The International Baccalaureate (IB) is an alternative to A levels and is an academically challenging programme with final examinations that prepare students for university and working life. Not all schools offer the IB, so if it is something that interests you, make sure to speak with your parent/carer and teachers, as it may mean you need to attend specific schools/colleges where you live.

You choose one subject from each of five groups – including two languages, social sciences, experimental sciences, and mathematics. You also choose either an arts subject from a sixth group, or another subject from groups one to five.

The programme includes:

  • an extended essay based on your own research and in-depth study, focused on one of the subjects you are studying
  • theory of knowledge focusing on critical thinking and learning across your chosen subjects
  • creativity, action, service enhances students' personal and interpersonal development – combining a range of activities alongside academic study to engage in the arts and creative thinking, physical activity, and service in the community

The IB career-related certificate

This allows you to study between two and four academic courses, to learn skills through a vocational qualification (a more practical, ‘hands-on’ course), and gives you the chance to do a project in an area of interest.

  • The programme and career-related studies enable you to go on to higher education, an internship or apprenticeship, or a job in your chosen sector or field of interest.
  • You can take up a challenging programme of study that genuinely interests you, while gaining transferable and lifelong skills in applied knowledge, critical thinking, communication, and cross-cultural engagement.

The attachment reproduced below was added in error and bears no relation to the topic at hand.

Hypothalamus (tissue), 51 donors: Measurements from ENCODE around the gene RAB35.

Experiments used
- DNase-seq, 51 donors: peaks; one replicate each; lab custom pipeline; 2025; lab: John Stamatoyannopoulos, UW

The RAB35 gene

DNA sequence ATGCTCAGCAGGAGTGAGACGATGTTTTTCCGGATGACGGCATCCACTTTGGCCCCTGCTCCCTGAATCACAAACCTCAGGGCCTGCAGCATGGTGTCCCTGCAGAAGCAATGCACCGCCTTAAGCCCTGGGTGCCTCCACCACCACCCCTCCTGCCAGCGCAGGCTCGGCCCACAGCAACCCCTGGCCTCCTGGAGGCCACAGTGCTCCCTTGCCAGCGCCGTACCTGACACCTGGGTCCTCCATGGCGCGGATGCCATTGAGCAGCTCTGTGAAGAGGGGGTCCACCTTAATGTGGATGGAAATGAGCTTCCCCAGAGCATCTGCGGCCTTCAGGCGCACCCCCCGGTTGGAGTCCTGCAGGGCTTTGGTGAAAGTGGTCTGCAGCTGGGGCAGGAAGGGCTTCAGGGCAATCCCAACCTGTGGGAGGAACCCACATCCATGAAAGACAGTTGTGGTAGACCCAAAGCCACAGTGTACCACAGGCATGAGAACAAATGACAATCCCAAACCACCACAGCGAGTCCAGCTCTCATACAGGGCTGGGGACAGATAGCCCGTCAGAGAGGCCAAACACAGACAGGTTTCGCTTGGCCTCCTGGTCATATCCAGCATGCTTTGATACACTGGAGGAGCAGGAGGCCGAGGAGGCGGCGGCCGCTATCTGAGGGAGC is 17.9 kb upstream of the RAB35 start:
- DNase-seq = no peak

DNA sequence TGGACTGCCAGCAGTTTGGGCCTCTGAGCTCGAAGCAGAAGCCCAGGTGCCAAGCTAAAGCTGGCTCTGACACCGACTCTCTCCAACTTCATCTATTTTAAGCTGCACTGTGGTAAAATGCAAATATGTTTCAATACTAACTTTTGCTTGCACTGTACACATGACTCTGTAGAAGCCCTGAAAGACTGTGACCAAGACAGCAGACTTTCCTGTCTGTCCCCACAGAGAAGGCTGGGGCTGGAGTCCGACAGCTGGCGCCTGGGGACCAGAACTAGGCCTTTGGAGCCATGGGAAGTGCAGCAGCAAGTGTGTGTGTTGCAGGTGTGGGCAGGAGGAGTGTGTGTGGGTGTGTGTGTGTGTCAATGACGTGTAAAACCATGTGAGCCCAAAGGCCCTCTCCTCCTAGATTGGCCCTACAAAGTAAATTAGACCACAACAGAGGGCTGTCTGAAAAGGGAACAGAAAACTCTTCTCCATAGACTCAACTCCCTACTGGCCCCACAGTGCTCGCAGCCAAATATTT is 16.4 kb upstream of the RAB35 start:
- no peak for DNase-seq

How does it compare and what are the advantages and disadvantages of the IB programme?

If you’re wondering whether you should do the IB or A levels, it’s a question of what would suit you personally – both are well respected academic qualifications.

The main pros and cons of the IB versus A levels are as follows.

IB advantages

  • You can study more subjects
  • here are extra elements to help make you well rounded.

IB disadvantages

  • You don’t have complete free choice over your subjects
  • To pass the IB there is no choice but to work hard.

A level advantages

  • You can study whatever subjects you like
  • You’ve got more flexibility over how much time you want to spend studying.

A level disadvantages

  • You can’t study as many subjects
  • If you’re not self-motivated, you may end up slacking.


With A levels, you are free to pick any combination of subjects you like (as long as your school or college can timetable it). So, for example, if you want to take all humanities subjects and nothing else you can do so. However, your curriculum will be fairly narrow, as it’s normal to take just three subjects and would be very unusual to take more than four.

The IB is designed to ensure students study a broad range of subjects (six in total). However, you can’t choose any combination you like. Subjects are divided into six groups (eg sciences, modern languages and humanities) and you take one from each of the first five groups; your sixth subject can be either from the sixth group, which is arts, or a second subject from any of the other groups. So this won’t suit you if there’s one particular subject group you want to focus on (or avoid!) but could be good if you enjoy a bit of everything.